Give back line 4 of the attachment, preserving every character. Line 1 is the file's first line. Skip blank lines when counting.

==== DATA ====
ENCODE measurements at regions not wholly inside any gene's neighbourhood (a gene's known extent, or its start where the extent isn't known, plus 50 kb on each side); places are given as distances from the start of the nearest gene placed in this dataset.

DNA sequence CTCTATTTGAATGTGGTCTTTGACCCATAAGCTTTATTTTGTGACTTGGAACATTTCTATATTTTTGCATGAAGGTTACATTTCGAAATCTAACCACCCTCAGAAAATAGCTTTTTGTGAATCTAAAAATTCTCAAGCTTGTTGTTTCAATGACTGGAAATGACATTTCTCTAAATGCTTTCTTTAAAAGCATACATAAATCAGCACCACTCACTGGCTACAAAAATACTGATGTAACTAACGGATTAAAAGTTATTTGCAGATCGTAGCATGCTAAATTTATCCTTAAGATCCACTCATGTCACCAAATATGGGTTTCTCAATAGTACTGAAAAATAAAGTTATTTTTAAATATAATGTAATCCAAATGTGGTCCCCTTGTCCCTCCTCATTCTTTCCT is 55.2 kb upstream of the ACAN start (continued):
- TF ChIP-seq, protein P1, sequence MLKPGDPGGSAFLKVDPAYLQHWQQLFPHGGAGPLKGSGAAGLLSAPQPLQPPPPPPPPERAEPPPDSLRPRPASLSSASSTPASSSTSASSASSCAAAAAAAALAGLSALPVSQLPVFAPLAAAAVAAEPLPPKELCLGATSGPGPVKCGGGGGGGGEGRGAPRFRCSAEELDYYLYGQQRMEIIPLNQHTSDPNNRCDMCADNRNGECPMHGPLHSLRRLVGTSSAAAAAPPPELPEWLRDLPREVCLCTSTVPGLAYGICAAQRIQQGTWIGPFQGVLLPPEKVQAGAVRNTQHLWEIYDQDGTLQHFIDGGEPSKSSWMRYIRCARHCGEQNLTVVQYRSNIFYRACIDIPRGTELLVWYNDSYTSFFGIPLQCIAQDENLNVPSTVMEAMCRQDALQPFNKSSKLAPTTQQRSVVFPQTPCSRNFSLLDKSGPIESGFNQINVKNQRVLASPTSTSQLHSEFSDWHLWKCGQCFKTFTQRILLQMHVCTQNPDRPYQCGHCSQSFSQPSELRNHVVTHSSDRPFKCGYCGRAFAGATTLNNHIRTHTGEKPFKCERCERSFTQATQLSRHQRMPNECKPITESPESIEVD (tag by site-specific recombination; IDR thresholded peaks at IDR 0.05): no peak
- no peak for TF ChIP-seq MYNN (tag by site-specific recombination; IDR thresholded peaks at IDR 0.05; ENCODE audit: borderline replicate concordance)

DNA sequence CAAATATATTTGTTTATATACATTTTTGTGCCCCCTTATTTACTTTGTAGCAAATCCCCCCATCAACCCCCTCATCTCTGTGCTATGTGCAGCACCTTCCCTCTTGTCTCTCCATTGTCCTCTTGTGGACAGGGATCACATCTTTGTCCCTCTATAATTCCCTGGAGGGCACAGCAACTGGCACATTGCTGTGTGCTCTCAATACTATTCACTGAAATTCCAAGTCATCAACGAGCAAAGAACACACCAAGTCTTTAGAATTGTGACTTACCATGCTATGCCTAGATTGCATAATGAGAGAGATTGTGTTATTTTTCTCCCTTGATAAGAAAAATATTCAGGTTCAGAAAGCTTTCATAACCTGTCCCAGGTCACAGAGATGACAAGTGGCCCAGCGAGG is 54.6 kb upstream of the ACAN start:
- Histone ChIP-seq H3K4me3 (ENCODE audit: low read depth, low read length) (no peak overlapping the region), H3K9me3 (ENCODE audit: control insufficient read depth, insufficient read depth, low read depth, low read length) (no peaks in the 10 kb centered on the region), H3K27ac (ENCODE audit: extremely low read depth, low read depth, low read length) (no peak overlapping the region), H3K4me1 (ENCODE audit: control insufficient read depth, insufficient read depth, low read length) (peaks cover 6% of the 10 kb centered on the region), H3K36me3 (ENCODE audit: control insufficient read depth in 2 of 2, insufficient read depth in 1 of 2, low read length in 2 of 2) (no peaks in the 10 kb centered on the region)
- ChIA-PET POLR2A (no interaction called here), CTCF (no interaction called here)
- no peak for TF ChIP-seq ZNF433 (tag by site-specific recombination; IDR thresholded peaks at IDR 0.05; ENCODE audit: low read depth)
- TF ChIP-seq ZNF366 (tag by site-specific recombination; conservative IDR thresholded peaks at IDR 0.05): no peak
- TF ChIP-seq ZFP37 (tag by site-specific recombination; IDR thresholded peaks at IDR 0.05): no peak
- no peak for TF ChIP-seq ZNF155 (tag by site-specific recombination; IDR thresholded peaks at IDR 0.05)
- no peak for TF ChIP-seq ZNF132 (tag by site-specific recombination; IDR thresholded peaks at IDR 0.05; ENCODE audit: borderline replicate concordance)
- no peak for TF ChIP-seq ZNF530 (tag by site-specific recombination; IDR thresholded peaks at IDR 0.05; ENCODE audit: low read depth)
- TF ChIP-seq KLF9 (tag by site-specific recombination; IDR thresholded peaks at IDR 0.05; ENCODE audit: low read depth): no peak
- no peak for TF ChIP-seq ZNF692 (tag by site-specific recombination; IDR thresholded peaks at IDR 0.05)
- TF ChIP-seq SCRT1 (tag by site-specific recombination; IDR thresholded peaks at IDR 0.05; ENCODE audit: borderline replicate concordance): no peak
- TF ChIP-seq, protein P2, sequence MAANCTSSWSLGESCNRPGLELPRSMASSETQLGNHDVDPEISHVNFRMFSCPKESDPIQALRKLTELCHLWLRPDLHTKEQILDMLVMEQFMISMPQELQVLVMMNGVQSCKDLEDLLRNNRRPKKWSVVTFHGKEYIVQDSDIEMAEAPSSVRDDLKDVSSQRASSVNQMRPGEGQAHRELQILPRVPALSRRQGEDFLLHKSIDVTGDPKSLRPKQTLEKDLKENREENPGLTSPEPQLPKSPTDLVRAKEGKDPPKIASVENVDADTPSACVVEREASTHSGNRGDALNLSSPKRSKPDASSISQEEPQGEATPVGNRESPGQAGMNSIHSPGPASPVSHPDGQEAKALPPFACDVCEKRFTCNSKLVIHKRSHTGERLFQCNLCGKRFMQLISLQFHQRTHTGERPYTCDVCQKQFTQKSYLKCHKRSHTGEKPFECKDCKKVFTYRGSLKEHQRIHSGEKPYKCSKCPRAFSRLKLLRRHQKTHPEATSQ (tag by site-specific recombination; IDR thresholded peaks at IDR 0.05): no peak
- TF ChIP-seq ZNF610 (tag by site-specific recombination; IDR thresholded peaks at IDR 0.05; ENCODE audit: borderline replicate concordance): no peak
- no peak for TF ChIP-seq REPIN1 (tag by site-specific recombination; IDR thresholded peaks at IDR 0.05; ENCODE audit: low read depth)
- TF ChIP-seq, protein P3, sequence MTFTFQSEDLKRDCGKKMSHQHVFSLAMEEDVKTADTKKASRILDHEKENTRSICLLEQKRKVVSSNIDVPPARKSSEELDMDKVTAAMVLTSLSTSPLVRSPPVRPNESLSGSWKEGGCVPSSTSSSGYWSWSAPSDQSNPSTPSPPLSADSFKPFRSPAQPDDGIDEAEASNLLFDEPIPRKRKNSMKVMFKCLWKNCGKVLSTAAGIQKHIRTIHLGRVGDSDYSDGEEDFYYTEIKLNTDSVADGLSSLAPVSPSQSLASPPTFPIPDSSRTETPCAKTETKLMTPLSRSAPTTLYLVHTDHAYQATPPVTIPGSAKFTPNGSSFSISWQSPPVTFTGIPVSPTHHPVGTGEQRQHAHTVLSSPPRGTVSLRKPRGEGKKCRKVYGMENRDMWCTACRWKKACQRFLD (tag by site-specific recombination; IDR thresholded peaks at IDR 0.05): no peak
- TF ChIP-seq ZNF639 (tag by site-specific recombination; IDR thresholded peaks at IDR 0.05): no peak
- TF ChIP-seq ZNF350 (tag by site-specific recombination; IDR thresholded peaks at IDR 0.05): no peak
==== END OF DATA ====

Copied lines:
- no peak for TF ChIP-seq MYNN (tag by site-specific recombination; IDR thresholded peaks at IDR 0.05; ENCODE audit: borderline replicate concordance)